Receiving a thank you note in the mail is pleasant. It’s even more pleasant when you’re being thanked for something you didn’t realize would make an impact on the other person. This happened to me when I offered a simple organizing solution to a Realtor I had met at a networking event. She asked me if I had any ideas how she could keep all her real estate forms portable and organized. I suggested a portable accordion file. The next thing I know, I’m reading a very sincere thank you note that makes me smile. It just goes to show you, sometimes the simplest organizing solutions are the best solutions. In this case, find a good home for paper and things.
Selling what you no longer want or need is one way of bringing in a bit of extra cash, so long as you know what you’re in for. Yard Sales are a lot of work. If you want to give it a try here are my top 5 tips:
1. Spread the Word – if no one comes, you won’t be selling a thing. List your sale locally, both on line and in print. Share the date with friends, family, neighbors, and coworkers.
2. Price to sell – remember people are looking for bargains. Group things together by price and have a colored sticker code. This beats having to print up or write up price tickets.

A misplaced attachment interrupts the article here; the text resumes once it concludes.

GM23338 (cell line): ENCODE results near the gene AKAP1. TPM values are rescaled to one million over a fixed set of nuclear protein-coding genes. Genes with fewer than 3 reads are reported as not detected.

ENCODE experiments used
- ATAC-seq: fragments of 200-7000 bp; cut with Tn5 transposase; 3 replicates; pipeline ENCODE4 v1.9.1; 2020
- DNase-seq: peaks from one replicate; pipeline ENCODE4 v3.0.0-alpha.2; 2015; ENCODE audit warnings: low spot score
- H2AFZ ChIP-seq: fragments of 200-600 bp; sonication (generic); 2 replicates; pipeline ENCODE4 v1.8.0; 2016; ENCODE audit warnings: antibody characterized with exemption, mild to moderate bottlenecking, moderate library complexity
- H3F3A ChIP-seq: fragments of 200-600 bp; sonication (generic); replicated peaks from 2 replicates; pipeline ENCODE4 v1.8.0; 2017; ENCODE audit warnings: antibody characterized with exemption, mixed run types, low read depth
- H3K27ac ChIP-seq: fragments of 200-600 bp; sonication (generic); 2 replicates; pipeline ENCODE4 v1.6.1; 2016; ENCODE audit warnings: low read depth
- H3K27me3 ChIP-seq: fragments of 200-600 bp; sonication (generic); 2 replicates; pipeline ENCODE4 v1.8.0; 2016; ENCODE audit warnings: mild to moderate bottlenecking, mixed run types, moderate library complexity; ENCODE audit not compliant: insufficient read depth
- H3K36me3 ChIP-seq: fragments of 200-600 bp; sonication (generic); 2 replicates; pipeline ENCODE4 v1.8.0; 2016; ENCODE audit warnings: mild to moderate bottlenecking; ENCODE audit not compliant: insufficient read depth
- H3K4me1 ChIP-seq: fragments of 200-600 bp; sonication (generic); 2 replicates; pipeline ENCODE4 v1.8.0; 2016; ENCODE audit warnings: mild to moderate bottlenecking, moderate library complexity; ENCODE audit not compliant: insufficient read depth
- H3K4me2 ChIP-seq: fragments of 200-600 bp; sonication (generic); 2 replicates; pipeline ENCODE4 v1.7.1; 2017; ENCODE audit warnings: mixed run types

3. Get a permit – some towns require a yard sale permit. You don’t want to have to pay a fine, if your town requires a permit, and you don’t have one. Check with your town hall before you plan a yard sale.
4. Donate after the sale – establish the rule that nothing from the sale goes back into the house or garage. Instead pick a donation location before the sale and set up a pick up date or drop off date.
5. Have cash on hand – make a trip to the bank before your sale so you’re prepared. Only accept cash as payment, and have plenty of change and singles to make for smoother transactions.
In his book, It’s All Too Much, Peter Walsh offers a simple test to determine what kitchen utensils you are using and what can go:
Not sure what you use and what you don’t? Here is a tried and true way to find out. Empty the contents of your kitchen utensil drawers into a cardboard box. For one month, only put a utensil back into the drawer if you take it out of the box to use it. At the end of the month seriously consider discarding everything that’s still in the cardboard box. Face it: If it’s still in the box after four weeks, you don’t need it!